Well, here I am, more or less back to normal. If only I could pin down what that actually meant I'm sure everything would be ducky.
At least I am not coughing much, an occasional anemic piffle comes out of my chest, but I suspect as things go I had a fairly mild case of bronchitis. Nonetheless, I hope my first experience was my last. I was back at the gym this morning and I can't really believe how good it felt to be moving again, how sluggish I had felt during the period of recuperation.
But much as I would like to claim that my renewed sense of ease in my own skin was due to glowing health, it would not be the complete truth. In truth this feeling of being more comfortable in my skin owes more to vanity than to health. In short, it is a hair issue.
In September there was some miscommunication between myself and my hairdresser. My layers had grown too long, it was hot and humid, and, in retrospect, we were each saying exactly what we meant, we were not speaking the same language, and the result was not the one I was looking for. For me, being appalled at my haircut was a relevation, as it was not until I moved to Knoxville and got the style I have (mostly) sported since that I ever really thought of my hair as an integral part of my image of myself. Before that, haircuts were something I got, and I thought of my hair as something with a mind of its own, something outside my control. My new style changed all that, and I saw a more unified version of myself, for the first time how I looked and how I perceived myself to be seemed to show the possibility of alignment.
Until September. The haircut was not bad. It was not that it was short, but rather more the allusions of pixiness that bothered me. My hair was cut in a pixie haircut most of my childhood. It flattered my face and it was cute. There is nothing wrong with cute, but it is not how I vew my 54-year--old self. And herein lay the dilemna. I admit the hair was attractive. I got many compliments, but the hair did not align with the aspects of my shape, style, and personality that I am most comfortable with, and emphasized parts which although no less attractive or even desireable perhaps, were not the parts that I sit easily with my spirit. If I didn't style my hair, just let it do its thing, it would emphasize my height and shoulders in a way that felt distinctly un-feminine and almost butch, especially with the sportier clothes I favor. On the other hand, styling could easily tend toward a kind of round-faced girlish prettiness that, although it is there, does not align smoothly with my view of myself and the way I occupy physical space. It is not that I don't occasionally like feminine, pretty, or even girlish things, or even frivolous fascinators, but that these things aren't part of my prefered mode of being. We all have these views of ourselves, the aspects of our physical, mental, and even emotional selves that we feel comfortable sharing, and the sides of ourselves about which we feel more protective.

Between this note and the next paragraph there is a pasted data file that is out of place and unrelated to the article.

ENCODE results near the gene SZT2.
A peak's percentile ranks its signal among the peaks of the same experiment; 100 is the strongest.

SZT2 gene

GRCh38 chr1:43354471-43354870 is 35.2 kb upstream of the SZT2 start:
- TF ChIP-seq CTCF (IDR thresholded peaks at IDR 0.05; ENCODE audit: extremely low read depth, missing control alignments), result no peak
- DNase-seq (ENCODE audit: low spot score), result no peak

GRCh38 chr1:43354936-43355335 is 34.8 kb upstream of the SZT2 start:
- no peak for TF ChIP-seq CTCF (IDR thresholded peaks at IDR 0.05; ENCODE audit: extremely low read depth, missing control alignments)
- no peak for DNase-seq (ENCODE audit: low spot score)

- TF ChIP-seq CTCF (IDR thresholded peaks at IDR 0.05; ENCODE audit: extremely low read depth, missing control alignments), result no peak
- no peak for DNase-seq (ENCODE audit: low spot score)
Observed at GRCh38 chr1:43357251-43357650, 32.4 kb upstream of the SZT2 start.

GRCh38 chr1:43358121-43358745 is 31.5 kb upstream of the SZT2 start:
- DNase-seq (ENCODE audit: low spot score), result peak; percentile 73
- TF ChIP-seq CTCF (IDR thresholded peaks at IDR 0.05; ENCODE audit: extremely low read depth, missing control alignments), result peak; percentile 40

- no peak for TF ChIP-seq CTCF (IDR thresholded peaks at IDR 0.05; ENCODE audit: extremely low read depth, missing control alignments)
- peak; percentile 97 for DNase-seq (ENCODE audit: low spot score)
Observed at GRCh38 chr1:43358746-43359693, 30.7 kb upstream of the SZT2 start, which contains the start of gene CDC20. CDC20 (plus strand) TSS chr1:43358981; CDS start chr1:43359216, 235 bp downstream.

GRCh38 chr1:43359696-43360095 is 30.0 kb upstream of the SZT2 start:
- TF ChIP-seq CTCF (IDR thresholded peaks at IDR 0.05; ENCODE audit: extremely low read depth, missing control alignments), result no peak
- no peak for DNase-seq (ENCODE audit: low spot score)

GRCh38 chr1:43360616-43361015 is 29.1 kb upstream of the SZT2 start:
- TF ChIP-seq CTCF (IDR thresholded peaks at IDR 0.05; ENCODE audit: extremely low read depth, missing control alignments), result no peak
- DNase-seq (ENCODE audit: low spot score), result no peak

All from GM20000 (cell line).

I simply felt less comfortable in my skin, and now I feel like I am back to being myself. Although it is fun sometimes to play with different aspects of our persona, it is also nice to feel like I have returned home, where my inner view of myself and the reflection in the mirror exist in harmony,